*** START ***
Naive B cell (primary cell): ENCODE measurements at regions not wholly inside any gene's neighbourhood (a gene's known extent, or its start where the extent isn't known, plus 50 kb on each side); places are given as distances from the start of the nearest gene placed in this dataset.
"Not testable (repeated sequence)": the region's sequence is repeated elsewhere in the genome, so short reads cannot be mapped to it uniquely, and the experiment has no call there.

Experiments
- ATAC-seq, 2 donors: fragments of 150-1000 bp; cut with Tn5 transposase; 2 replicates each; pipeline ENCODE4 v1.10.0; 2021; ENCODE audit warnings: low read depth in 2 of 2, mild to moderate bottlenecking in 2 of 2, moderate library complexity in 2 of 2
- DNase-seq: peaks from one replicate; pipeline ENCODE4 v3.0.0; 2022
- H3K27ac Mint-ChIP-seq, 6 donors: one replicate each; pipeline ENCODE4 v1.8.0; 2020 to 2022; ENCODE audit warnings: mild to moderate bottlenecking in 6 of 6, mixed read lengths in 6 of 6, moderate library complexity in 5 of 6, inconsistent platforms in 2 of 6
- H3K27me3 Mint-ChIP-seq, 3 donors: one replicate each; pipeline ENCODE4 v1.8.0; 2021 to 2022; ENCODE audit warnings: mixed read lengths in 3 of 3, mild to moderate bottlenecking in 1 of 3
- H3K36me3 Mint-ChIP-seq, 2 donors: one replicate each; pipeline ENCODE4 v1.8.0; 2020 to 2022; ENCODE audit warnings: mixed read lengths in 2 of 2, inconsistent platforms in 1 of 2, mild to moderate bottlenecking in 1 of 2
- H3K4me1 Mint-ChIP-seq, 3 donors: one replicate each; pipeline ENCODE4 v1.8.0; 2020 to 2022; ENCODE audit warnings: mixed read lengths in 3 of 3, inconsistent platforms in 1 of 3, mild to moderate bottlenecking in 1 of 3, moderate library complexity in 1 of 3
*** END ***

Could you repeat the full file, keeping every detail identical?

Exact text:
Naive B cell (primary cell): ENCODE measurements at regions not wholly inside any gene's neighbourhood (a gene's known extent, or its start where the extent isn't known, plus 50 kb on each side); places are given as distances from the start of the nearest gene placed in this dataset.
"Not testable (repeated sequence)": the region's sequence is repeated elsewhere in the genome, so short reads cannot be mapped to it uniquely, and the experiment has no call there.

Experiments
- ATAC-seq, 2 donors: fragments of 150-1000 bp; cut with Tn5 transposase; 2 replicates each; pipeline ENCODE4 v1.10.0; 2021; ENCODE audit warnings: low read depth in 2 of 2, mild to moderate bottlenecking in 2 of 2, moderate library complexity in 2 of 2
- DNase-seq: peaks from one replicate; pipeline ENCODE4 v3.0.0; 2022
- H3K27ac Mint-ChIP-seq, 6 donors: one replicate each; pipeline ENCODE4 v1.8.0; 2020 to 2022; ENCODE audit warnings: mild to moderate bottlenecking in 6 of 6, mixed read lengths in 6 of 6, moderate library complexity in 5 of 6, inconsistent platforms in 2 of 6
- H3K27me3 Mint-ChIP-seq, 3 donors: one replicate each; pipeline ENCODE4 v1.8.0; 2021 to 2022; ENCODE audit warnings: mixed read lengths in 3 of 3, mild to moderate bottlenecking in 1 of 3
- H3K36me3 Mint-ChIP-seq, 2 donors: one replicate each; pipeline ENCODE4 v1.8.0; 2020 to 2022; ENCODE audit warnings: mixed read lengths in 2 of 2, inconsistent platforms in 1 of 2, mild to moderate bottlenecking in 1 of 2
- H3K4me1 Mint-ChIP-seq, 3 donors: one replicate each; pipeline ENCODE4 v1.8.0; 2020 to 2022; ENCODE audit warnings: mixed read lengths in 3 of 3, inconsistent platforms in 1 of 3, mild to moderate bottlenecking in 1 of 3, moderate library complexity in 1 of 3